List of rampage killers (school massacres), by Wikipedia

List of school shootings in the United States, by Wikipedia

Starting with Pontiac's Rebellion school massacre on July 26, 1764 to August 6, 2014in River Woods Elementary when an 11-year-old student at RWES in Des Moines, Iowa, brought a BB gun to the school accompanied by two former students aged 11 & 16. The student admitted to having the weapon and making threats against 4 students. Police recovered the gun and arrested the alleged students
More, HERE.

America's Wars: U.S. Casualties and Veterans

The table below has information about the total number of service members, battle deaths, and nonmortal woundings in wars from 1775 to 2012; such as the American Revolution, the Civil War, World War I and II, Vietnam, and more
Information Please® Database, © 2011 Pearson Education, Inc. All rights reserved.

67% of all homicides in the U.S. were conducted using a firearm: UN

According to the FBI, in 2012, there were 8,855 total firearm-related homicides in the US, with 6,371 of those attributed to handguns. 61% of all gun-related deaths in the U.S. are suicides. More, HERE by Wikipedia.

Crime in the United States

Crime in the United States has been present since colonization
Wikipedia® is a registered trademark of the Wikimedia Foundation, Inc., a non-profit organization.

© 2014 Cable News Network. Turner Broadcasting System, Inc. All Rights Reserved

Journalism in Mexico

Radio silenced. A crusading anchorwoman is pushed off the air

Mar 21st 2015 | MEXICO CITY

NEWS junkies in Mexico have woken up feeling bereft and baffled since March 16th. The feisty, staccato voice of Carmen Aristegui, a radio anchorwoman with almost cult status, especially among left-leaning listeners, has gone off the airwaves after a public row with her employer, MVS Radio. The radio group fired her despite acknowledging that she was one of Mexico’s most popular morning-show hosts, drew in advertisers and delivered scoops that scandalised the country. Even MVS Radio sounds remorseful. “It’s a situation in which everyone loses,” a spokesman admits.

Behind this falling out are problems that systematically undermine journalism in Mexico, where the media have long been dominated by political power. Many outlets, including MVS Radio, rely on the government for advertising and other perks. The biggest television networks, Televisa and TV Azteca, are a pliant duopoly.

More, HERE.

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Conflict of interest in Mexico

A false start

Mixed messages in a new anti-corruption campaign

The Mexican morass

A president who doesn’t get that he doesn’t get it

IN A new year message Mexico’s president, Enrique Peña Nieto, promised to work to “liberate” his country from crime, corruption and impunity. His cabinet has duly set these as its priorities. The message is the right one. But unfortunately for Mr Peña, Mexicans are increasingly cynical about the messenger.
Mexico is still seething over the government’s leaden response to the kidnap in September of 43 students by municipal police in the south-western state of Guerrero and their apparent murder by drug traffickers. The investigation of the case seems to have stalled. Mr Peña’s main policy response to the massacre is a proposed constitutional amendment to abolish municipal police forces. But Congress may not approve it, not least because some are less rotten than the state forces, which would take their place.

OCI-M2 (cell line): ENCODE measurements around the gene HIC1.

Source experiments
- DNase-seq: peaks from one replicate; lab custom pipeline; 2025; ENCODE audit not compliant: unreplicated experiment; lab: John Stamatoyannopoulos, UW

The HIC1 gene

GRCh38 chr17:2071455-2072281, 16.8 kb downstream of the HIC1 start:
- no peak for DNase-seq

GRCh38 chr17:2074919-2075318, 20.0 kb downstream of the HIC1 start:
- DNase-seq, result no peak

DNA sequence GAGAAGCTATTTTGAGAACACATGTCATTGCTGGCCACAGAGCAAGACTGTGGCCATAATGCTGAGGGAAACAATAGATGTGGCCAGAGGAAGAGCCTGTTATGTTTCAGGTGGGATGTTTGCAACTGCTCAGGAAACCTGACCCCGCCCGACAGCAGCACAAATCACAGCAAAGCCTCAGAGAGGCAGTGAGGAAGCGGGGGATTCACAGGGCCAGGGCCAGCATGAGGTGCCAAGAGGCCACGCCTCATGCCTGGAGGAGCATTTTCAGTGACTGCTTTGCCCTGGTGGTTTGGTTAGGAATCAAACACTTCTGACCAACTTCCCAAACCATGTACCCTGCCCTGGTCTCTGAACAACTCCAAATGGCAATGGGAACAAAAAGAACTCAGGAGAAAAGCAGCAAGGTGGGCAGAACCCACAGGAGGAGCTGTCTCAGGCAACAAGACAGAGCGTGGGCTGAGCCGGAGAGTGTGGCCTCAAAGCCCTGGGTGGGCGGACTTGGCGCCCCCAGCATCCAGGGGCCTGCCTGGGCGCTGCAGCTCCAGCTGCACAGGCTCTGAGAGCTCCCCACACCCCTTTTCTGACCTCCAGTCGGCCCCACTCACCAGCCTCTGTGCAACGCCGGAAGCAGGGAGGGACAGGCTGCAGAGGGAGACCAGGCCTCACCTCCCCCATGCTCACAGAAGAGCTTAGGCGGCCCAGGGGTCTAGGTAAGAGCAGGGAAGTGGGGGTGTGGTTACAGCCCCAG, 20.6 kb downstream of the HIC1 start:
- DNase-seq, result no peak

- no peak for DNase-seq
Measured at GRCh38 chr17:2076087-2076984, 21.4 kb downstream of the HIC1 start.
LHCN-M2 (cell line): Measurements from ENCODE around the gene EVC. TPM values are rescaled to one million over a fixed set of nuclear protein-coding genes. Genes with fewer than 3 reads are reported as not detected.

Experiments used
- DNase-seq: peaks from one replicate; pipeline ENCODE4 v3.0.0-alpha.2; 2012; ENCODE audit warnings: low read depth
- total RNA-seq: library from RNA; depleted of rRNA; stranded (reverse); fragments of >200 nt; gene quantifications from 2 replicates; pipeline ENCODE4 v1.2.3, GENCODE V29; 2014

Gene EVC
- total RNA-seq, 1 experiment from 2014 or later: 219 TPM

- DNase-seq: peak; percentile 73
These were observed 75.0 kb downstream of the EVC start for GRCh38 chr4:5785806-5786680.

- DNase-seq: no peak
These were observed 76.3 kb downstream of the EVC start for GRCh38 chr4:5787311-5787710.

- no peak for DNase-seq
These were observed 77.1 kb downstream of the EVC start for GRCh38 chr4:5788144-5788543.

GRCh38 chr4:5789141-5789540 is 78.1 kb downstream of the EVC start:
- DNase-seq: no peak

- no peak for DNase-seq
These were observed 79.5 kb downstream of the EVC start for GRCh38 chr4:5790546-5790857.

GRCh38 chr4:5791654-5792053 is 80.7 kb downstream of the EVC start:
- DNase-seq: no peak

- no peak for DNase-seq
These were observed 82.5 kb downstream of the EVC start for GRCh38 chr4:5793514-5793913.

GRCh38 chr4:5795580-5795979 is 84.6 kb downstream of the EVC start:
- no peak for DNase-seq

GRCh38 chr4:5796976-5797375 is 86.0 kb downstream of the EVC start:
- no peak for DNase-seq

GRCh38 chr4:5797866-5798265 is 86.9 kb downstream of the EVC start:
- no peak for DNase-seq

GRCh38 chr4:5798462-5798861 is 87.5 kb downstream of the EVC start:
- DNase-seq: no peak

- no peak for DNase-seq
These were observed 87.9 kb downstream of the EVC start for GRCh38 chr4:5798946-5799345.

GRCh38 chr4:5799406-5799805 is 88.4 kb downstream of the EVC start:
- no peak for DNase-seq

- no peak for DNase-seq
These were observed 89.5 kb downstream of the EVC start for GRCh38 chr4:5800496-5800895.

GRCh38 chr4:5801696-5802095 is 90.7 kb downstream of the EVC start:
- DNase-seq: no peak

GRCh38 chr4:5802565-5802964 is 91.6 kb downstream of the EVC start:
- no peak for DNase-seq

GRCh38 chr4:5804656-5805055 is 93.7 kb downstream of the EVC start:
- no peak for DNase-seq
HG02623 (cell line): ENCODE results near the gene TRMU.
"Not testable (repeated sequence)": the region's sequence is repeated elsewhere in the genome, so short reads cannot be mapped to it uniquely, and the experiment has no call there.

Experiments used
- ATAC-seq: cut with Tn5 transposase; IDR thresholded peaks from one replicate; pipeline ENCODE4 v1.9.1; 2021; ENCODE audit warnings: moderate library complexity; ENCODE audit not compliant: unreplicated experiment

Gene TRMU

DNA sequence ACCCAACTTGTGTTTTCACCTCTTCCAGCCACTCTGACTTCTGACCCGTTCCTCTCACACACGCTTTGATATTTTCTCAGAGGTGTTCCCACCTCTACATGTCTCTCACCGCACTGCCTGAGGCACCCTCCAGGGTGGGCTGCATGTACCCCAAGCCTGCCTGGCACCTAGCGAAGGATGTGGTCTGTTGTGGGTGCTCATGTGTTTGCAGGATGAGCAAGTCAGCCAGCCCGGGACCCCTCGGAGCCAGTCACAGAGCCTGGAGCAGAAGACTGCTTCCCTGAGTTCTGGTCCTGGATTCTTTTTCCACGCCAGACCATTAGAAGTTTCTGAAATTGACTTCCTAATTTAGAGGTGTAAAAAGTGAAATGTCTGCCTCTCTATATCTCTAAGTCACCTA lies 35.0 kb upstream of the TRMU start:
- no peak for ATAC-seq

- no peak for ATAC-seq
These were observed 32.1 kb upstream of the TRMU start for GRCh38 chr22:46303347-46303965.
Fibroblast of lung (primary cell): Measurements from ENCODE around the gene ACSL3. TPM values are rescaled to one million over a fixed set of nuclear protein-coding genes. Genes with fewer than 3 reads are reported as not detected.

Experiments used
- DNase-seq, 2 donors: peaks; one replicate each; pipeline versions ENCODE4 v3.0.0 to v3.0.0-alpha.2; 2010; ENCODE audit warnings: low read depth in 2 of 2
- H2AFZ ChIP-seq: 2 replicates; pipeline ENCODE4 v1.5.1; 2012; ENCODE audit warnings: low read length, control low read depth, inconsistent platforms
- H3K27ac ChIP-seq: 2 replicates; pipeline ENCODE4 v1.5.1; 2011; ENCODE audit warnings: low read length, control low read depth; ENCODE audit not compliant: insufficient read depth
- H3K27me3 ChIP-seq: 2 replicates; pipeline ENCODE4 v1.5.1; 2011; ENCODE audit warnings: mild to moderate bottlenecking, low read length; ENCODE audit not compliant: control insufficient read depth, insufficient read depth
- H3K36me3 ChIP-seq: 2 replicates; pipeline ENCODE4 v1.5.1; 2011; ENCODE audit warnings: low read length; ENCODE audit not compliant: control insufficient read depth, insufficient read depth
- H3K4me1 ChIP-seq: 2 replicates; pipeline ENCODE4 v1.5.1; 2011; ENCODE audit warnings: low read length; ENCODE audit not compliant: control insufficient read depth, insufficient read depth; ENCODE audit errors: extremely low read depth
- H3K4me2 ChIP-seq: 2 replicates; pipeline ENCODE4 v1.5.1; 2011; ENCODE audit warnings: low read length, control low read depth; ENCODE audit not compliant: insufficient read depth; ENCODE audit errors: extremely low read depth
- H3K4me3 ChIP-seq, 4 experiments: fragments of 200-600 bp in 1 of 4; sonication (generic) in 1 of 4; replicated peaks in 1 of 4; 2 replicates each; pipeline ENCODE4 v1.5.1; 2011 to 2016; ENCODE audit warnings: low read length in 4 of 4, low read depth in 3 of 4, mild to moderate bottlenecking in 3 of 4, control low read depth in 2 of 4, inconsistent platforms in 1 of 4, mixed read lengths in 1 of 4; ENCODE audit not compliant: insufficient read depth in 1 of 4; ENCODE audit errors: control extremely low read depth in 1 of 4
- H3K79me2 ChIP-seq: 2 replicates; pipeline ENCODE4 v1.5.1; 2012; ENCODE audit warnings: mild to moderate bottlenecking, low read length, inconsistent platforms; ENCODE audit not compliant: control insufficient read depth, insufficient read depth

More, HERE.

Scandal in Mexico: A murky mortgage

Mexico: Murders and Disappearances of the Students of Ayotzinapa Was a Crime of the State - See more at: http://www.globalresearch.ca/mexico-murders-and-disappearances-of-the-students-of-ayotzinapa-was-a-crime-of-the-state/5419070#sthash.BDOkSceY.dpuf

Questions surround the purchase of a house owned by the finance minister 

Dec 12th 2014

Mexico’s growing crisis: Reforms and democracy, but no rule of law

Nov 13th 2014

To save a promising presidency, Enrique Peña Nieto must tackle crime and corruption

From the print edition
DURING two years in office Mexico’s president, Enrique Peña Nieto, has received sharply contrasting reviews at home and abroad. Foreigners, including The Economist, have praised his structural reforms of the economy, which include an historic measure to open up energy to private investment (see article). Yet polls show that most Mexicans dislike Mr Peña. Among other things, they blame his government for a squeeze on living standards and the interlinked problems of violent crime and corruption. Sadly, recent events have lent support to Mr Peña’s domestic critics.
On November 8th Mexico’s attorney-general announced what almost everyone had already concluded: that 43 students from a teacher-training college in the southern state of Guerrero, who disappeared in the town of Iguala in late September, had been murdered by drug-traffickers after being kidnapped by the local police on the orders of the town’s mayor. Guerrero has been Mexico’s most violent state for centuries. The federal government bears no direct responsibility for these events. But Mexicans see in them a symbol of the failure of Mr Peña’s administration to make security a priority.
Now comes a problem that is uncomfortably close to home. The government had already opted to cancel a contract for a high-speed train that it had hastily awarded to the sole bidder, a consortium of Chinese and Mexican companies including a construction firm from the president’s home state. A local journalist has revealed that the boss of the same firm owns a $7m mansion that is the Peña family’s private residence (see article). The president denies any wrongdoing, but a common thread runs through these events.